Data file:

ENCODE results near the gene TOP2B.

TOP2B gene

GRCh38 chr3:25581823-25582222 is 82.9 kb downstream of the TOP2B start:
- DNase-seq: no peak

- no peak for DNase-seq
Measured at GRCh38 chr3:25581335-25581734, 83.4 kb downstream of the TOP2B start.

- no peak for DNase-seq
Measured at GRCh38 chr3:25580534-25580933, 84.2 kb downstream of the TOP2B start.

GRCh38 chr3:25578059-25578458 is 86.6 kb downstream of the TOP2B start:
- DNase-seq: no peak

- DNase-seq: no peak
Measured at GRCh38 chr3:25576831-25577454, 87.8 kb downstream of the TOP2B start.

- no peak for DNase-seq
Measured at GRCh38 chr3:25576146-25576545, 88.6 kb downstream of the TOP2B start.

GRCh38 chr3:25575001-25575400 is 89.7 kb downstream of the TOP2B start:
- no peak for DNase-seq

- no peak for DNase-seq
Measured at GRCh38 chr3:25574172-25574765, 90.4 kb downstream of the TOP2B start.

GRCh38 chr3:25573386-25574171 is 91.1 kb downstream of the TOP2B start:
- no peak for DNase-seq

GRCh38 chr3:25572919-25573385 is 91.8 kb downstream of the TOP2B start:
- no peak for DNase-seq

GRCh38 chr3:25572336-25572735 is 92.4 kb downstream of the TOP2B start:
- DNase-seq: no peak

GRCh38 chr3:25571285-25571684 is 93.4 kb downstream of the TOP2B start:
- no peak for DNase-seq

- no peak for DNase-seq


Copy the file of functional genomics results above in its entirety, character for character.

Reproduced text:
ENCODE results near the gene TOP2B.

TOP2B gene

GRCh38 chr3:25581823-25582222 is 82.9 kb downstream of the TOP2B start:
- DNase-seq: no peak

- no peak for DNase-seq
Measured at GRCh38 chr3:25581335-25581734, 83.4 kb downstream of the TOP2B start.

- no peak for DNase-seq
Measured at GRCh38 chr3:25580534-25580933, 84.2 kb downstream of the TOP2B start.

GRCh38 chr3:25578059-25578458 is 86.6 kb downstream of the TOP2B start:
- DNase-seq: no peak

- DNase-seq: no peak
Measured at GRCh38 chr3:25576831-25577454, 87.8 kb downstream of the TOP2B start.

- no peak for DNase-seq
Measured at GRCh38 chr3:25576146-25576545, 88.6 kb downstream of the TOP2B start.

GRCh38 chr3:25575001-25575400 is 89.7 kb downstream of the TOP2B start:
- no peak for DNase-seq

- no peak for DNase-seq
Measured at GRCh38 chr3:25574172-25574765, 90.4 kb downstream of the TOP2B start.

GRCh38 chr3:25573386-25574171 is 91.1 kb downstream of the TOP2B start:
- no peak for DNase-seq

GRCh38 chr3:25572919-25573385 is 91.8 kb downstream of the TOP2B start:
- no peak for DNase-seq

GRCh38 chr3:25572336-25572735 is 92.4 kb downstream of the TOP2B start:
- DNase-seq: no peak

GRCh38 chr3:25571285-25571684 is 93.4 kb downstream of the TOP2B start:
- no peak for DNase-seq

- no peak for DNase-seq